NEW YORK – Investigators have a DNA profile but no suspect to match in the strangling of a New York City woman who went for a run and met a killer. Now authorities hope to use the DNA to look for the killer's relatives.
The technique is known as familial DNA searching. It has made inroads in some states in the last decade.
New York state's forensic science commission plans to discuss Friday whether to introduce it. The discussion comes after a request from prosecutors and police yearning for a lead in the case of 30-year-old runner Karina Vetrano.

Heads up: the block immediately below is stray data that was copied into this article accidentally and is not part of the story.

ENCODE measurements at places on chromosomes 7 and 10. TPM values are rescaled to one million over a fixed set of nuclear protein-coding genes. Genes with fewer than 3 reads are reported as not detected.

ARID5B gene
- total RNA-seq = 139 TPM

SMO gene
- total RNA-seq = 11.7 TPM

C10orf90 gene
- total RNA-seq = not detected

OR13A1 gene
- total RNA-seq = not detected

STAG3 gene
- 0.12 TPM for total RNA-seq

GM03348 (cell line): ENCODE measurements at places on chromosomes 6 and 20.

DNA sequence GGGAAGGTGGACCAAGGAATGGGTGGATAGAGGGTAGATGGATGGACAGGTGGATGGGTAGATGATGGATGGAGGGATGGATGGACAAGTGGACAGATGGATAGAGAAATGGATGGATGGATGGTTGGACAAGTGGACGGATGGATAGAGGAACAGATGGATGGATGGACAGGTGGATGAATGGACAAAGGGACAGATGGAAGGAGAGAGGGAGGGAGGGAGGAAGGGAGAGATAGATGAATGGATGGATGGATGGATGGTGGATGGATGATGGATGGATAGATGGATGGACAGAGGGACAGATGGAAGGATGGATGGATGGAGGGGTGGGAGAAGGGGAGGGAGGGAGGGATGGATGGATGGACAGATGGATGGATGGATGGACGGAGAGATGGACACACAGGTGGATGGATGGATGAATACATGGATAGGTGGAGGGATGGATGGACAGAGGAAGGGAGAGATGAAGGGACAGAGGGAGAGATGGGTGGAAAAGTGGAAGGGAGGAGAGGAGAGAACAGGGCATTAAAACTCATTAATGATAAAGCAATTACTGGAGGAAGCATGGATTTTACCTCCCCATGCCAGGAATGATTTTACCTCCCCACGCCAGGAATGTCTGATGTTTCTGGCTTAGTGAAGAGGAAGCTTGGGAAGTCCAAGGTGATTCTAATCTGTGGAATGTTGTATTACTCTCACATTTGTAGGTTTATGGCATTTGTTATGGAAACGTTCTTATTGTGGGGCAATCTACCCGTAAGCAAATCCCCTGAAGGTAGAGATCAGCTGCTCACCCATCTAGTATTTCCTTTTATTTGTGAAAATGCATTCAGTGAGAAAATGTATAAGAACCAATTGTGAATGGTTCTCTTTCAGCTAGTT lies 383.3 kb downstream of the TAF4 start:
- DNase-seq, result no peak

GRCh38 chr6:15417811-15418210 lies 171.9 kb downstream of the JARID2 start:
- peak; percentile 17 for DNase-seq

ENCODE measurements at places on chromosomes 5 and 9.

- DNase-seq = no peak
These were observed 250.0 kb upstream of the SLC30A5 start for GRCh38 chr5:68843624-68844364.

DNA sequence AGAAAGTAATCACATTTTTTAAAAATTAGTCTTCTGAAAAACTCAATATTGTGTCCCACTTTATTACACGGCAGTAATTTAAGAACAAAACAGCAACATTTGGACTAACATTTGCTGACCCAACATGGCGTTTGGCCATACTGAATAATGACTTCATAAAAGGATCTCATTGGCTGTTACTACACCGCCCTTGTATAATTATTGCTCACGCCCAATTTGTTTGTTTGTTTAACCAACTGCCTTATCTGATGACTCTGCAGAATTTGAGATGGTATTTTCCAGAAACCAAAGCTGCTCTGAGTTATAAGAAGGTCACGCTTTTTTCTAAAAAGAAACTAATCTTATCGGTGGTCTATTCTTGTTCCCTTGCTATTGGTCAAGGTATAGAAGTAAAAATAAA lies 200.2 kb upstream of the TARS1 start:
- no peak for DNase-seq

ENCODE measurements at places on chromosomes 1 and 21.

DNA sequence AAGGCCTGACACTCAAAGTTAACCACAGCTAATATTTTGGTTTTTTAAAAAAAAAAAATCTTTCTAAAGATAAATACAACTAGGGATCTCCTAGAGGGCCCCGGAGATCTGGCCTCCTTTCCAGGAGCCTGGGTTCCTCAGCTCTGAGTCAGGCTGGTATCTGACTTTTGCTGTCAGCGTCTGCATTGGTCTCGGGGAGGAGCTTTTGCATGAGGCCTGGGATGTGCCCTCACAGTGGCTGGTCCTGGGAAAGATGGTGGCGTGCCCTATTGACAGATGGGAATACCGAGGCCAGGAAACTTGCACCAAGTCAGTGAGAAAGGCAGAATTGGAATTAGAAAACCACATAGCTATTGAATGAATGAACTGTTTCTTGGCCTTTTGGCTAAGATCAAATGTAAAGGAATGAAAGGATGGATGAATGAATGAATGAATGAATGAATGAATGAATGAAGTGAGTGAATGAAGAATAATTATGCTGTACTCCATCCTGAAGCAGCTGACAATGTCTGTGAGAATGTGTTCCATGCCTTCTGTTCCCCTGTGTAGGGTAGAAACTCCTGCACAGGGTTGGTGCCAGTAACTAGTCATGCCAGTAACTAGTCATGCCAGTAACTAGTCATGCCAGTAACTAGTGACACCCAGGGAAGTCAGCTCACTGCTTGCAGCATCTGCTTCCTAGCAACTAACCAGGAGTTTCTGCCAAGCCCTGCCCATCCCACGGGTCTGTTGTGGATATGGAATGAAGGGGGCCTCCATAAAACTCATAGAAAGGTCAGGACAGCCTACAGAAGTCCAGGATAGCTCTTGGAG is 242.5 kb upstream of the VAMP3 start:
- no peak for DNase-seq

Familial DNA searching has led to both high-profile arrests and civil-liberties qualms.
Ten states conduct it. They include California, Texas and Florida. Maryland and the District of Columbia have prohibited the practice.